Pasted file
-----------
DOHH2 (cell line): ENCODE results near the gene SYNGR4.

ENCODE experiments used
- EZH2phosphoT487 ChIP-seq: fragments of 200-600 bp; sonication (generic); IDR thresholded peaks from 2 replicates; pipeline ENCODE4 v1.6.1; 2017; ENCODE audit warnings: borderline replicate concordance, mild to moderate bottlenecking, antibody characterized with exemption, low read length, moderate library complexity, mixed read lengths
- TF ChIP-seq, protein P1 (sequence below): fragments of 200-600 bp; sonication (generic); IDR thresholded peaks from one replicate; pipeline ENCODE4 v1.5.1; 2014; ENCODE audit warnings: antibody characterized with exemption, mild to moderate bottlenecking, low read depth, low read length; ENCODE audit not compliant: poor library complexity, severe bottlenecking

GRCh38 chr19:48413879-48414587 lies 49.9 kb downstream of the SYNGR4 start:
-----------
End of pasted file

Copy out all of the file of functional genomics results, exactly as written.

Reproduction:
DOHH2 (cell line): ENCODE results near the gene SYNGR4.

ENCODE experiments used
- EZH2phosphoT487 ChIP-seq: fragments of 200-600 bp; sonication (generic); IDR thresholded peaks from 2 replicates; pipeline ENCODE4 v1.6.1; 2017; ENCODE audit warnings: borderline replicate concordance, mild to moderate bottlenecking, antibody characterized with exemption, low read length, moderate library complexity, mixed read lengths
- TF ChIP-seq, protein P1 (sequence below): fragments of 200-600 bp; sonication (generic); IDR thresholded peaks from one replicate; pipeline ENCODE4 v1.5.1; 2014; ENCODE audit warnings: antibody characterized with exemption, mild to moderate bottlenecking, low read depth, low read length; ENCODE audit not compliant: poor library complexity, severe bottlenecking

GRCh38 chr19:48413879-48414587 lies 49.9 kb downstream of the SYNGR4 start: